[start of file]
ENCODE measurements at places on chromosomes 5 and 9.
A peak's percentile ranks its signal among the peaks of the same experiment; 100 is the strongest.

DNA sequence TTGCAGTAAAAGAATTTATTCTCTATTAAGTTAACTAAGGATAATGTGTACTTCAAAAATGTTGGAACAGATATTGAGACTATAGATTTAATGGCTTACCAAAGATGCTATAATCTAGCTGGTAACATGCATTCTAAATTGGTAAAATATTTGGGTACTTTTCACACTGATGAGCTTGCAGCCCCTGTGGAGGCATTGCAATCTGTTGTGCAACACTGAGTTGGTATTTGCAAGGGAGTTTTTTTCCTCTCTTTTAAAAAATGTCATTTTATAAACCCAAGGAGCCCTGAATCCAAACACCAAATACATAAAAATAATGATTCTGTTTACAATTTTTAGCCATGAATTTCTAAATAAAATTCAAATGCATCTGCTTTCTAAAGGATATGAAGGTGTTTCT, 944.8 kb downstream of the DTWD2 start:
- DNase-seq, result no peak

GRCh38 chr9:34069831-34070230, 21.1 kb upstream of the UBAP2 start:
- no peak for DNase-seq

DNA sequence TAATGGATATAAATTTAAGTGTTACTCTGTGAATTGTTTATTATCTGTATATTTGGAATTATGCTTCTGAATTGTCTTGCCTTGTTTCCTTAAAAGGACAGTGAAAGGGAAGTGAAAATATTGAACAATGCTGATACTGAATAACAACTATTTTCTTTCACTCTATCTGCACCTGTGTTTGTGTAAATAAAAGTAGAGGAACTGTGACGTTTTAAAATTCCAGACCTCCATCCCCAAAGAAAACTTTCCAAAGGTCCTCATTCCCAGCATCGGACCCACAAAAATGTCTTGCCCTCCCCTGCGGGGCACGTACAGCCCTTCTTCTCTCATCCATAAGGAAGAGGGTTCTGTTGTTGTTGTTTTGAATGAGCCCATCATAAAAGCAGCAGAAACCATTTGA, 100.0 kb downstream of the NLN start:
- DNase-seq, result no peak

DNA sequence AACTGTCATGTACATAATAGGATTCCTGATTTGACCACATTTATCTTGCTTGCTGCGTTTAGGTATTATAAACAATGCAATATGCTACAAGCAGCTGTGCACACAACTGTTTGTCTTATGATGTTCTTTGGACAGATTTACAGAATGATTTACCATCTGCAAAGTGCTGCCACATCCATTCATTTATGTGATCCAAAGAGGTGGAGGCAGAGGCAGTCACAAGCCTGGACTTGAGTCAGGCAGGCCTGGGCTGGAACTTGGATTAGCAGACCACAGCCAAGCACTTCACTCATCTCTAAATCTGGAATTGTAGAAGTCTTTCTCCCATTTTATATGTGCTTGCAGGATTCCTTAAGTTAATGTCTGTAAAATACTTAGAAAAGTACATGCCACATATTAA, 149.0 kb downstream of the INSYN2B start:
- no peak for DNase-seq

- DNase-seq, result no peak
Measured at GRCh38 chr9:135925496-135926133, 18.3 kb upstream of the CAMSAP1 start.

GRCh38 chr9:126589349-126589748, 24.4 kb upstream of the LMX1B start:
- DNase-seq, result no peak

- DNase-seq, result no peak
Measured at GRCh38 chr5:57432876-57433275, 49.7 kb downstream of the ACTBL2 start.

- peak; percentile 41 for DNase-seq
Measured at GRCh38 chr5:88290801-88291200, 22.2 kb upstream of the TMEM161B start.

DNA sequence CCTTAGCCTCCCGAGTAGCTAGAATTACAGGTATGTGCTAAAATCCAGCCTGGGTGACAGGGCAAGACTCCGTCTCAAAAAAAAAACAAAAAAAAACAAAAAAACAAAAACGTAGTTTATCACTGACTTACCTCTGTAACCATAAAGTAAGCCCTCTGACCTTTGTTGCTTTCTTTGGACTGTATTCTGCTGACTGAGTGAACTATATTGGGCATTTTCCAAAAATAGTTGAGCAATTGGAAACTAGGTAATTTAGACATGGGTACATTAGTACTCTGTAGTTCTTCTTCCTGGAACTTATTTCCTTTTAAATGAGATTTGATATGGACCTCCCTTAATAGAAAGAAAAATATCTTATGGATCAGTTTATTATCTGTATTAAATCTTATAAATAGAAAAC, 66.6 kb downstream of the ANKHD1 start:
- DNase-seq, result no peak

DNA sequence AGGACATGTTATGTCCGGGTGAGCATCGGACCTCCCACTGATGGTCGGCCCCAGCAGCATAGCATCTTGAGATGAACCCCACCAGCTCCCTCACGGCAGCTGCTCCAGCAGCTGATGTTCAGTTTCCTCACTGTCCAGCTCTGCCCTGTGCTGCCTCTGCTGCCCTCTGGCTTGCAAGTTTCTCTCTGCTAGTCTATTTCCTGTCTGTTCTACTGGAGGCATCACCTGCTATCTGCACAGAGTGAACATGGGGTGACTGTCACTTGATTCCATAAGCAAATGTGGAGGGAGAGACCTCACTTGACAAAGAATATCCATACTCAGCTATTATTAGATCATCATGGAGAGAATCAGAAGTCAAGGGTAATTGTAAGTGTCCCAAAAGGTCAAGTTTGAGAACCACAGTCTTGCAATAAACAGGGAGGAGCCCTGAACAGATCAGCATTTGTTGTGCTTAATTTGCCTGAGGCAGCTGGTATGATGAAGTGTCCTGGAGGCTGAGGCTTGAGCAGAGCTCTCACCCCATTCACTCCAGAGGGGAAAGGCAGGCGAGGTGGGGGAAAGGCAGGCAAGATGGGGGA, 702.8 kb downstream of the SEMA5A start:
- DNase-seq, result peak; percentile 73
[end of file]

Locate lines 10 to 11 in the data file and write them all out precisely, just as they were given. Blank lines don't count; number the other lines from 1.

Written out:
- no peak for DNase-seq

- DNase-seq, result no peak